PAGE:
26 Dec Did you obtained a green card as single but actually married?
By Atty. Crispin Caday Lozano
If you obtained an immigrant visa as single son or daughter of a Lawful Permanent Resident or a U. S. citizen but you were actually married at the time of your entry to the U. S., you committed a misrepresentation of material fact in obtaining a visa because you did not disclose your marital status at the time of the interview and/or at the time you entered the United States. Even if you are actually single at the time of the interview but you get married the day before entering the United States, you still committed a misrepresentation. Although you have a document which is your green card, your actual status is that of a person not in possession of a valid visa. An alien not in possession of a valid visa is inadmissible and deportable. If you applied for naturalization the USCIS will likely find it out. Your naturalization application will be denied and you will be sent to an Immigration Judge for removal proceedings.
Question: Mario was petitioned by Jose, his father who is a Lawful Permanent Resident in 1985. His father became a U.S. citizen in 1993. Mario got married to Linda in 1988. Mario and Linda have a child born in 1989 named Cindy. In 1991, Mario was interviewed at the U. S. Embassy, Manila for an immigrant visa. He declared that he was single and has no child. Based on this declaration he was given a visa and entered the U. S. in 1992. Mario married Linda again in 1993 and filed an immigrant visa petition for his wife and daughter. The petition was denied because the USCIS discovered his prior marriage to Linda in 1988 and he committed a misrepresentation of material fact by not disclosing his marriage to Linda in 1988 and the existence of his daughter. Mario received a Notice to Appear to the Immigration Court. What is Mario’s immigration status?
Answer: Mario committed a fraud or misrepresentation of material fact in obtaining a visa at the U.S. Embassy. By entering the U.S. without disclosing his marriage and children is again a misrepresentation to the U.S. Immigration Officer. These two acts of misrepresentation made Mario inadmissible and deportable.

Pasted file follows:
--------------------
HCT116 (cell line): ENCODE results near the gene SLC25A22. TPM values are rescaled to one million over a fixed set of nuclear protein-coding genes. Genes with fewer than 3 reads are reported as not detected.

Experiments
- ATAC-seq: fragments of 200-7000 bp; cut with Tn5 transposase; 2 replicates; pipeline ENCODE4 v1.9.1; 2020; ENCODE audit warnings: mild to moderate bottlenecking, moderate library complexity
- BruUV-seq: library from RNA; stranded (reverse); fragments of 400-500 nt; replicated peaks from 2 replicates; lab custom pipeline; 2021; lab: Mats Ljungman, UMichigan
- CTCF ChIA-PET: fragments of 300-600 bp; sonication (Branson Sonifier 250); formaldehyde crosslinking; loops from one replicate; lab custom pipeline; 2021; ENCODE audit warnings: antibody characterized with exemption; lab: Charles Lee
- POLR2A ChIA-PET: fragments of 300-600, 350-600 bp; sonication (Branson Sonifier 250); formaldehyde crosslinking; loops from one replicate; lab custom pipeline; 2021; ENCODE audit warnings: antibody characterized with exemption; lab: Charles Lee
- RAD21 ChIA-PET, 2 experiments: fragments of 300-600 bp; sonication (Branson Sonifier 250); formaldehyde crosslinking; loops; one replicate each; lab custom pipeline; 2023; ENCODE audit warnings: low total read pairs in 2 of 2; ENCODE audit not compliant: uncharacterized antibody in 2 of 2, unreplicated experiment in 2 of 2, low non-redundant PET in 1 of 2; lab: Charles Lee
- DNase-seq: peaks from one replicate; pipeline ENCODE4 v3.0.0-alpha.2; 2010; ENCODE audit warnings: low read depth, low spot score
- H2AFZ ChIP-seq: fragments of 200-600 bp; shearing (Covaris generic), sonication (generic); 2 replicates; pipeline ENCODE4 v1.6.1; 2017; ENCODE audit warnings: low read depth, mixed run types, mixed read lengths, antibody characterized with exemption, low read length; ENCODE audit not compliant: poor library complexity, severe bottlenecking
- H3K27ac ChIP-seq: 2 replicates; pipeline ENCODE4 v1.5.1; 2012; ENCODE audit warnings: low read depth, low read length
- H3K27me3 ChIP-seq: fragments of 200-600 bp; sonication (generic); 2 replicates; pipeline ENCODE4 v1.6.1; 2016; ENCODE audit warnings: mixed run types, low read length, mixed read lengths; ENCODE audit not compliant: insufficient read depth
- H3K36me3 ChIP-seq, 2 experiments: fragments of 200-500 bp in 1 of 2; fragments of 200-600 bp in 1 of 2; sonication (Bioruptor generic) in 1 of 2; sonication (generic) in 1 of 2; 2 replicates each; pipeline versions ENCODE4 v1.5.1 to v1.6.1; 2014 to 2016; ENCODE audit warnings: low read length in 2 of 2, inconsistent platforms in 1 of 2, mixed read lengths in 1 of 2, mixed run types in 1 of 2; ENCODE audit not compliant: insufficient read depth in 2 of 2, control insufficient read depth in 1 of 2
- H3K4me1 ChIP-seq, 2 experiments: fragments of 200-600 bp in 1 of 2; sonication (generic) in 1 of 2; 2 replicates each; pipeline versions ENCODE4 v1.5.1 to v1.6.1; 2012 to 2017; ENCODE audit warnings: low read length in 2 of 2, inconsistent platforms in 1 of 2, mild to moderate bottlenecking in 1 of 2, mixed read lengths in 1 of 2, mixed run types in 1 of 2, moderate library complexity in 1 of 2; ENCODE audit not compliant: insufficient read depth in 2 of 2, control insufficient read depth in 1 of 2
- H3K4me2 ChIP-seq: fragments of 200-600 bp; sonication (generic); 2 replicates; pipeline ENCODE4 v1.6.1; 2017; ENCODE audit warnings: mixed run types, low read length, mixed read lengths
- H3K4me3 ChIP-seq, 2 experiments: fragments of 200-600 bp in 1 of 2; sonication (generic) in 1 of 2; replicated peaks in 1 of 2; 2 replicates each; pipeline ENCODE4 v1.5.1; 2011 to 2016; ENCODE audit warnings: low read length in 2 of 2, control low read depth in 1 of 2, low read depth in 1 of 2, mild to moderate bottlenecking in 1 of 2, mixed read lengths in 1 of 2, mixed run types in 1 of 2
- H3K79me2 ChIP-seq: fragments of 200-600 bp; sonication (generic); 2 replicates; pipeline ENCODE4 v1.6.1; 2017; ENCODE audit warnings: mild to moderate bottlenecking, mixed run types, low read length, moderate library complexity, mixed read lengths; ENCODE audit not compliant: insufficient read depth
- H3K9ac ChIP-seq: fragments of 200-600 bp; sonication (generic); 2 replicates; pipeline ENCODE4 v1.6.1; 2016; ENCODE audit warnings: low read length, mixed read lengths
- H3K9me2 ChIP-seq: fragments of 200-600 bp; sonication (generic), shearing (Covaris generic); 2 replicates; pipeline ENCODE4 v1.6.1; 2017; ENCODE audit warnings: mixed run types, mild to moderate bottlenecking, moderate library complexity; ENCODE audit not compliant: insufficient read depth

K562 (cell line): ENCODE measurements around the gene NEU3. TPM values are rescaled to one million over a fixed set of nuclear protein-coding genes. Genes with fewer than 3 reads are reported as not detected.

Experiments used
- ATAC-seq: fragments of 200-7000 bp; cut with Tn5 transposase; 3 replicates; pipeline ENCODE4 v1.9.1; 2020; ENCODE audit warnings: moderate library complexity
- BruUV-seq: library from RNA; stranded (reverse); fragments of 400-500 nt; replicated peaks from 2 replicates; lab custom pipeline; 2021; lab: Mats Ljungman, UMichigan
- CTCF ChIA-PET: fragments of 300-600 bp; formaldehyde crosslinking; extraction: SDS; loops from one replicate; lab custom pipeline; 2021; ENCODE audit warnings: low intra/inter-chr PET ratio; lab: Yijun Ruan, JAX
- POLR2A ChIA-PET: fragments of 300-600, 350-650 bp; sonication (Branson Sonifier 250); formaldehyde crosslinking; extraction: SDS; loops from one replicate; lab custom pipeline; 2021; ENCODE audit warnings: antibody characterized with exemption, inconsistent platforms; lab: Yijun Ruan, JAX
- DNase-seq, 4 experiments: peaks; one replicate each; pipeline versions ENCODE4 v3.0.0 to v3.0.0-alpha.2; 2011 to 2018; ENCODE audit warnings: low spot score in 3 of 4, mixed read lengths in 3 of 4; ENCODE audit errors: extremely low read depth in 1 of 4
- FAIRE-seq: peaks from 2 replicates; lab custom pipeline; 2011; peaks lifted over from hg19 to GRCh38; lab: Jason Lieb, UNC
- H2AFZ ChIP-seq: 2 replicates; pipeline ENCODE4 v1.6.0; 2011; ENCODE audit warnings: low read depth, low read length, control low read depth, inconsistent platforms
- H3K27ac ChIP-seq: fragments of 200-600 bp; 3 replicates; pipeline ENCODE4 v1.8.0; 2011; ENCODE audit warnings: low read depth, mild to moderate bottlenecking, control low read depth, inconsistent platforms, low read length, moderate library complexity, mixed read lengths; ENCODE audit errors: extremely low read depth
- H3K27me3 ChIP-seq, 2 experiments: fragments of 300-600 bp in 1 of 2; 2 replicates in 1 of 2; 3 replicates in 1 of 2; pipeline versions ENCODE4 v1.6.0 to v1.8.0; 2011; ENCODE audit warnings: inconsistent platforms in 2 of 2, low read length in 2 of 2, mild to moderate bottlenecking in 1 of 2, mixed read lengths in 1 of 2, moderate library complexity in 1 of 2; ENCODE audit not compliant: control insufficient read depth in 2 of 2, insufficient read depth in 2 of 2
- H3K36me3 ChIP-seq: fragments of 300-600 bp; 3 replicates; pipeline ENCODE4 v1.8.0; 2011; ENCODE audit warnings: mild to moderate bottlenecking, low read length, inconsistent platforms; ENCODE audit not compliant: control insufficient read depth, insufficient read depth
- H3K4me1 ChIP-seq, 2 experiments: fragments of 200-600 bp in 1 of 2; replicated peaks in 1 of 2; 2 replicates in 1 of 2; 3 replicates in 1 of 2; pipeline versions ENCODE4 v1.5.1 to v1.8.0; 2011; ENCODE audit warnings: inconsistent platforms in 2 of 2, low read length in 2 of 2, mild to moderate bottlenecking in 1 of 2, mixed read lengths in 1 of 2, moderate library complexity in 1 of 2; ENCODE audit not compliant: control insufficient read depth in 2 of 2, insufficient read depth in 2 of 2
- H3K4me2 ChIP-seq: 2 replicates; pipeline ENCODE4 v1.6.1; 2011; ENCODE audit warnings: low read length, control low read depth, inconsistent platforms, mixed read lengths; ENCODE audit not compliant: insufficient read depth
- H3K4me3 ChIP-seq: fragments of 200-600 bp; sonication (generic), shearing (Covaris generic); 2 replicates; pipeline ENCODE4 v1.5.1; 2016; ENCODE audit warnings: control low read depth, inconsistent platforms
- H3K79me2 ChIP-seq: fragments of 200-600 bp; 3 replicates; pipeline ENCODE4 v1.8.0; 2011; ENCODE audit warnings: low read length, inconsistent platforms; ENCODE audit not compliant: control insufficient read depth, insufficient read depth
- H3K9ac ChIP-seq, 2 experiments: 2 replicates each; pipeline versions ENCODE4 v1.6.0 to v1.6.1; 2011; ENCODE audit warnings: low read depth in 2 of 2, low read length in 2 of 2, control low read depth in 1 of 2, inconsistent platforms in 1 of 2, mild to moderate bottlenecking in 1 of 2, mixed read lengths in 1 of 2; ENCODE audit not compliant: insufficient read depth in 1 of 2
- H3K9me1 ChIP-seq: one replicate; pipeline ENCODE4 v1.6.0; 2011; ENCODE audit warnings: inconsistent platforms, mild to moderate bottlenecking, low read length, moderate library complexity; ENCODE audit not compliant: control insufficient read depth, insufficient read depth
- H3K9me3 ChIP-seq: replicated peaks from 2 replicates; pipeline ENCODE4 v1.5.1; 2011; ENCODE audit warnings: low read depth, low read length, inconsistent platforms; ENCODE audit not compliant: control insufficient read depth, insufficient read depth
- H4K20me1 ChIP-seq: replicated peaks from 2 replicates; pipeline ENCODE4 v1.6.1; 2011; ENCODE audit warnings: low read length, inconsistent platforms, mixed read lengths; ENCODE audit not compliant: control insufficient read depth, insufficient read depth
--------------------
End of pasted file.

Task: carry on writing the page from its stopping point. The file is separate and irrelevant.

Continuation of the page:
Question: What is the relief available to Mario?
Answer: Mario may request the immigration court for a waiver of the misrepresentation. To avail of this waiver Mario must have a parent or son or daughter who is Lawful Permanent Resident or U.S. citizen. The Immigration Judge has the discretion to approve or deny the waiver based on balancing the factors favorable and unfavorable in client immigration history.
Note: This is not a legal advice. You should seek the advice of an experienced immigration attorney about your circumstances. Our Law Firm has successfully represented many clients who entered as single but actually married at the time of entry to obtain a waiver of misrepresentation
- For the month of November 2018, we received approvals of two adjustment of status, one naturalization and one U visa petition.
- For the month of October 2018, we received five approvals of N-400 and one approval for adjustment of status, two approvals of I-601A waiver of unlawful presence and one I-751 Removal of Condition on Residence.
- On September 19, 2018, we received an approval of N-400 naturalization application and one Fiancée visa petition..
- For the month of August 2018, we received an approval of four Naturalization applications and five adjustment of status applications.
- On July 27, 2018, we received an approval for permanent resident for a client who was abused by her spouse under VAWA.
- For the months of May to June 2018, we have received four Naturalization applications approvals and two Adjustment of Status approvals
- On April 18, 2018, we received a grant of waiver from Immigration Court for a husband and wife client who made a misrepresentation of their marital status but has no criminal records, has long residence and strong family ties in the U.S.
- On April 12, 2018, the Immigration Judge in San Francisco approved a waiver of misrepresentation in applying for a visa for our client who has been in the U.S. for 26 years, no criminal record and strong family ties in the U.S.
- On April 3, 2018, we received an approval from USCIS for a U visa for a client who was a victim of crime.
- For the month ending March 31, 2018, we received approvals for four naturalization applications.
- For the week ending March 31, 2018, we received approvals of six Adjustment of Status, two Application to Remove Condition on Residence and two Renewal of Green Card approvals.
- On March 9, 2018, we received an approval from USCIS for adjustment of status for a client who was abused by her spouse. The I-601 waiver was approved based on extreme hardship.
- On February 15, 2018, we received a grant from Immigration Judge for a waiver of misrepresentation for a client who has been in the U.S. for long period of time.
If you have immigration problems the Law Offices of Crispin C. Lozano can help you find a solution before your problem gets worse which could lead to deportation and family separation.
Crispin Caday Lozano, Esq. is an active member of the State Bar of California, the American Immigration Lawyers Association and San Francisco Trial Lawyers. His contact phone is 1-877-456-9266, email: email@example.com